By  on December 10, 2008

At what price creativity?

As John Gerzema, chief insights officer at Young & Rubicam, sees it, the rise of the information-based economy has put a premium on the value of ideas. In the case of brands, the value of these entities has rocketed. According to Gerzema’s calculations, they’ve advanced 80 percent in the last 30 years and now account for one-third of an average company’s market capitalization, or $4 trillion of the $12 trillion in value in the S&P 500, in the first quarter of 2008.

Discovering that an intangible like a brand was overvalued came partly through assessing the worth of assets such as intellectual copyrights, trademarks and proprietary competitive advantages.

The rapidly rising “market value of creativity,” forms the framework for a new book the Y&R executive has coauthored with Ed Lebar, “Brand Bubble: The Looming Crisis in Brand Value and How to Avoid It” (Jossey-Bass: $27.95).

A dangerous brand bubble is building, Gerzema said in an interview. Before the stock market collapse this fall, a brand’s potential was bringing higher market valuations to many companies, even as consumers were growing less satisfied with about three quarters of the brands, he said. In the worst case, a company once more dependent on assets such as cash, inventory and real estate could see the financing rug pulled out from under it if fickle customers start walking away.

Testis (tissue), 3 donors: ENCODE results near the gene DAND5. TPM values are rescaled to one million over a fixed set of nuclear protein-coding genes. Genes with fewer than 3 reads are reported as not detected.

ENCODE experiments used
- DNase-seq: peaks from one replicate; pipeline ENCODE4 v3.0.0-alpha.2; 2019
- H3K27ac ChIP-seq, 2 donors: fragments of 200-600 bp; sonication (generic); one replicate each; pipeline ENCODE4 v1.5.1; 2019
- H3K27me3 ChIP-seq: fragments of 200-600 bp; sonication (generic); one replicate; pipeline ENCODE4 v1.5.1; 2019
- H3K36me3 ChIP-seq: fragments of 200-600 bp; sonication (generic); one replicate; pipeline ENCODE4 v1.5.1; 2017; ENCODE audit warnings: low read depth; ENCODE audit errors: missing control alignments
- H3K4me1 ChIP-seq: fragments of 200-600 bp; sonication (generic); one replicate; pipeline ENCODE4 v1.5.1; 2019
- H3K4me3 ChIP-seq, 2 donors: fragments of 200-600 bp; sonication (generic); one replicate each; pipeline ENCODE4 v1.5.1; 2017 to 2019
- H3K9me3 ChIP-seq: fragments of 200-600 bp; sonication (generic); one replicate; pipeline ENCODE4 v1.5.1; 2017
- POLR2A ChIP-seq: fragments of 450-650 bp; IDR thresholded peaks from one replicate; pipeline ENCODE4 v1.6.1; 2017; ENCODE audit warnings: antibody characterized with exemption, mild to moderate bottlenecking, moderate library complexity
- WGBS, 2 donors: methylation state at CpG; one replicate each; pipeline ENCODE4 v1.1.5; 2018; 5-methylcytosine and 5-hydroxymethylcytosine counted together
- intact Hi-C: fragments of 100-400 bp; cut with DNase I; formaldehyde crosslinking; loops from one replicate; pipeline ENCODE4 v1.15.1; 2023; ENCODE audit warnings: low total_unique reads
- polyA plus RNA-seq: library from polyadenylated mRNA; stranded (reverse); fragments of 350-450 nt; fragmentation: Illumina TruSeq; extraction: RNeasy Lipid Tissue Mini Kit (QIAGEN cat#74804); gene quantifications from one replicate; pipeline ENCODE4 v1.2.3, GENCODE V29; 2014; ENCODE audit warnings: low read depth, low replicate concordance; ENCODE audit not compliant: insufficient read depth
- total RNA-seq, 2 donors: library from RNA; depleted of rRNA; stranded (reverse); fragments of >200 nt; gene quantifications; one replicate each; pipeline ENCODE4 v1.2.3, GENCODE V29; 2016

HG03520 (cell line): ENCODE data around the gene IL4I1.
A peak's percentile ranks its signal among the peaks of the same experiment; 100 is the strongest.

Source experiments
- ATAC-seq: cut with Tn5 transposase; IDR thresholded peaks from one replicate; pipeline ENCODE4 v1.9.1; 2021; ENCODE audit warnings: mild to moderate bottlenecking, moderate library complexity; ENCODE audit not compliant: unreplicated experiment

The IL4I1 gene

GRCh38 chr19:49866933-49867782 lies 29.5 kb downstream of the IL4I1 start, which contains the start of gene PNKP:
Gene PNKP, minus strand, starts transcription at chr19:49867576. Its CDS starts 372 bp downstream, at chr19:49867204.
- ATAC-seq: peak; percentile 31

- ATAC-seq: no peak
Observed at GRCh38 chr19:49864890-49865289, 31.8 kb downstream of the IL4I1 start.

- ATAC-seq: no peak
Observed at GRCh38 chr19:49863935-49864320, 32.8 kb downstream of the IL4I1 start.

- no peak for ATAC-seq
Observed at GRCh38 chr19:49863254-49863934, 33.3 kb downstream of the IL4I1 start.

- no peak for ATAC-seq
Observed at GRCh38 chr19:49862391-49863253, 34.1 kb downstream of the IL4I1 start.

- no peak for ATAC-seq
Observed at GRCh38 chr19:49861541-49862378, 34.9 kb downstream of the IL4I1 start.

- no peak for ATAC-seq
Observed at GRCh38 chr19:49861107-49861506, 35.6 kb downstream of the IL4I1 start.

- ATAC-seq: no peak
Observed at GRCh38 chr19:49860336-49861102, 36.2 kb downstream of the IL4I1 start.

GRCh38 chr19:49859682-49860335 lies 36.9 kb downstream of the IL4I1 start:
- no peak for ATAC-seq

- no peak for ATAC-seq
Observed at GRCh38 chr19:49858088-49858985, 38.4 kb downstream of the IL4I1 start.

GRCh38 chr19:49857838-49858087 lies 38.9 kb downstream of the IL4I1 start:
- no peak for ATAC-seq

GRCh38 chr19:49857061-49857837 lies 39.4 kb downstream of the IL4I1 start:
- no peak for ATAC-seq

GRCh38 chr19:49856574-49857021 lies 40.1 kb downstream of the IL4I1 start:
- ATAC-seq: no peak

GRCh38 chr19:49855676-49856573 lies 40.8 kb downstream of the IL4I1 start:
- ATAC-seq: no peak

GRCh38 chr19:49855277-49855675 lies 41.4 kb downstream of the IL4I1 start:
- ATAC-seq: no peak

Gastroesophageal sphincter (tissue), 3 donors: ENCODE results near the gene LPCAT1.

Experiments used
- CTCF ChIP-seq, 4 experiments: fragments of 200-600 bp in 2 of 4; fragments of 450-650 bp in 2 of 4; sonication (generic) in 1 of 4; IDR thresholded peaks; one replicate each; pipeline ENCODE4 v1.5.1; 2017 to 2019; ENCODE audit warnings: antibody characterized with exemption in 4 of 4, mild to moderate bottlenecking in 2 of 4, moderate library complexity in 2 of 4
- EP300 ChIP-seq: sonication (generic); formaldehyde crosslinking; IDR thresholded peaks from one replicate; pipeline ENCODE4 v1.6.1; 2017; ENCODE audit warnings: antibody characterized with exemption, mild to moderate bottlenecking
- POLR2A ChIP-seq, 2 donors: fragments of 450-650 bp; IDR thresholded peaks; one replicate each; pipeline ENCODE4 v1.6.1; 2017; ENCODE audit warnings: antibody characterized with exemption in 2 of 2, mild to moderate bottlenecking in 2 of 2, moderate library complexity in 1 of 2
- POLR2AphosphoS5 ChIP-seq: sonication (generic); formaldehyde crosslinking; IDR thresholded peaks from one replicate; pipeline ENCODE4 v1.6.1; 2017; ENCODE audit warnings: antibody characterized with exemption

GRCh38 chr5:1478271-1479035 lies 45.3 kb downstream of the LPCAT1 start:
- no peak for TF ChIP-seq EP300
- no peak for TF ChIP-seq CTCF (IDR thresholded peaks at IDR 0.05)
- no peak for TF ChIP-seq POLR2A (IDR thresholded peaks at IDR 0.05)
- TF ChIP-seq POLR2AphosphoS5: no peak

Gerzema said fashion and luxury are high-risk sectors in the bubble-sphere because of the big role creative imagery plays. “It’s a bigger challenge for a fashion incumbent to maintain a position than for an insurgent to come in and challenge,” he said. “There is an ability to build a strong image quickly, through new media.”

Prada and Nike are among the established names in the style arena that have been able to elevate company valuations based on those and other factors.

“Consumers are acting more like investors,” Gerzema noted. “If they feel a brand will be worth more down the road, they’ll be willing to pay more for it today. You have Richard Branson talking about going into space with Virgin Galactic. It feels like there are more exciting things coming” from Virgin.

“As we rebuild market value, is the C-suite going to be focused on the value of their brands?” Gerzema said. “It’s a problem for business, if they don’t” because creative ideas drive the economy. “Some of the best-managed brands have ceo’s that think and act like cmo’s: Howard Schultz [Starbucks], Richard Branson [Virgin], Steve Jobs [Apple].”

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